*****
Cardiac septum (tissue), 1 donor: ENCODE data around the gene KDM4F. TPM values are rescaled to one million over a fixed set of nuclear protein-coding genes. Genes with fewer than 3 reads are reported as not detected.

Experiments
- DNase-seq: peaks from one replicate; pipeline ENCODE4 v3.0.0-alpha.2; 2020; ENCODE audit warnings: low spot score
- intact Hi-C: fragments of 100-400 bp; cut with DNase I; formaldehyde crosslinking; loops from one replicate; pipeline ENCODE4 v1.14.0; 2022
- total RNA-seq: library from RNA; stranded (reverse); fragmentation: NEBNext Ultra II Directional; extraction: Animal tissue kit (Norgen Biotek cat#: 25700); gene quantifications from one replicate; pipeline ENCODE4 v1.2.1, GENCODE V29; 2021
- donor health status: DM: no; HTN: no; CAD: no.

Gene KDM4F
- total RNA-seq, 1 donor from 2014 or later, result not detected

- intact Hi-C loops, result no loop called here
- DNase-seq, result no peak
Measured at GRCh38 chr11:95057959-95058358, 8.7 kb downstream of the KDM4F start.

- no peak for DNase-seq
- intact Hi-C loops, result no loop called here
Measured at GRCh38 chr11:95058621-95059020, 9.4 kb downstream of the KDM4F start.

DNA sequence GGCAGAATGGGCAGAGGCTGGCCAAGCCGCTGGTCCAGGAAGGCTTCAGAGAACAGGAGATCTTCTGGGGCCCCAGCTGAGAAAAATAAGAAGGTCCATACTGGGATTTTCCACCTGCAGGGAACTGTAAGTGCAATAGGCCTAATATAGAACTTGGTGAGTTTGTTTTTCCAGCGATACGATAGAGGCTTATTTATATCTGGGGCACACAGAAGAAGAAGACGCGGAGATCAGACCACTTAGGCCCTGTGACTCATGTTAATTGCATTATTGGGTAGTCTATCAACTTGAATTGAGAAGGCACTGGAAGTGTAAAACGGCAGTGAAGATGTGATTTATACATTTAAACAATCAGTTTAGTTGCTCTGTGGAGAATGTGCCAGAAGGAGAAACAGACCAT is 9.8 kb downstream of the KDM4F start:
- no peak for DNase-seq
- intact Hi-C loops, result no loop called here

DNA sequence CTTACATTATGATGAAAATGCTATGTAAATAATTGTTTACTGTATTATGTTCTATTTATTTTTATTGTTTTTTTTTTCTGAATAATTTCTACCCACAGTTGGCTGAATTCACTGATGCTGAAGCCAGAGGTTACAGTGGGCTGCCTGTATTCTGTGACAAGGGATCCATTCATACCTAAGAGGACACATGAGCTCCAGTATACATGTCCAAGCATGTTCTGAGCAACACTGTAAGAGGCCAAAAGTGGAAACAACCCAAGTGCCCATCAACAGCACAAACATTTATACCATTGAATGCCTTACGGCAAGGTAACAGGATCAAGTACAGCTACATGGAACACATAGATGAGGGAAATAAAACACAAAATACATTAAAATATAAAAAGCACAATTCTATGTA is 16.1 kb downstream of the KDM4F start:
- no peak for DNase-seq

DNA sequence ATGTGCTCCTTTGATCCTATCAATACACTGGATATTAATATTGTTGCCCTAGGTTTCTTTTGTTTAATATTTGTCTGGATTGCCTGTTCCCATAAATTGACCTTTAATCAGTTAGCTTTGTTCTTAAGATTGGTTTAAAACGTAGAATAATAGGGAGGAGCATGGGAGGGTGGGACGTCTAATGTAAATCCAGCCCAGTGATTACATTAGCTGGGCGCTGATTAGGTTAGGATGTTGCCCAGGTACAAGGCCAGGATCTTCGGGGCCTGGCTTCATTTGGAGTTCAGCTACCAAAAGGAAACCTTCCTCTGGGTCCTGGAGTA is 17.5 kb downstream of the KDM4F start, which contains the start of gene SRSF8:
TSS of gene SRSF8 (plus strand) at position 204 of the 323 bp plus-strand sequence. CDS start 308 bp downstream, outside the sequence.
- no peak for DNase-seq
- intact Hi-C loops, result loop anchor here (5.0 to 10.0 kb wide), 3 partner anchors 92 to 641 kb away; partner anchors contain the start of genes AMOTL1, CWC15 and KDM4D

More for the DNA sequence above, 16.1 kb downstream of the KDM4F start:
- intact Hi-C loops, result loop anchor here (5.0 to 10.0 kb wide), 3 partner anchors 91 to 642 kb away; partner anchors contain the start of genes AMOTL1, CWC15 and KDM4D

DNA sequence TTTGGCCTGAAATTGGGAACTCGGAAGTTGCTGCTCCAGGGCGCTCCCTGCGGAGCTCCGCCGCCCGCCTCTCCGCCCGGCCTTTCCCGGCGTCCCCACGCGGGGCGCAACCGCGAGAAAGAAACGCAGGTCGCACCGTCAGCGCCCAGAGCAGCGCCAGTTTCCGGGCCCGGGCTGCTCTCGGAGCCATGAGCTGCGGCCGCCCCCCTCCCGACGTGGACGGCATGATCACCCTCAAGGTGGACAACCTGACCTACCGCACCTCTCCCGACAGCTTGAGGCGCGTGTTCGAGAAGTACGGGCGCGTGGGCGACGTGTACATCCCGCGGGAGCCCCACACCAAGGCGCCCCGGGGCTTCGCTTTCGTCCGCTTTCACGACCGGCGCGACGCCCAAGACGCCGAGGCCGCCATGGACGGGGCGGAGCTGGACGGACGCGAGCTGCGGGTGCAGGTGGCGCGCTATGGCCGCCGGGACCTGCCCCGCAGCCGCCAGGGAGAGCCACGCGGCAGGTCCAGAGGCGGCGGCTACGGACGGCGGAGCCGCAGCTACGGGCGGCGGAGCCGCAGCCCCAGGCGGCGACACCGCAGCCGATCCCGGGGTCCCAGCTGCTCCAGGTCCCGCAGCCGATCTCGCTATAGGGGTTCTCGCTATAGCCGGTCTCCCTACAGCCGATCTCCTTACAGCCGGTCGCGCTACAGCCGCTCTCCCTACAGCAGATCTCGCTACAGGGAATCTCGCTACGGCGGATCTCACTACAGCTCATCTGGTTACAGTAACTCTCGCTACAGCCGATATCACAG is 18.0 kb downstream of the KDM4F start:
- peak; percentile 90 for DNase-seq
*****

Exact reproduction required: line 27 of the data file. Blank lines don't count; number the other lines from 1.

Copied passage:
- peak; percentile 90 for DNase-seq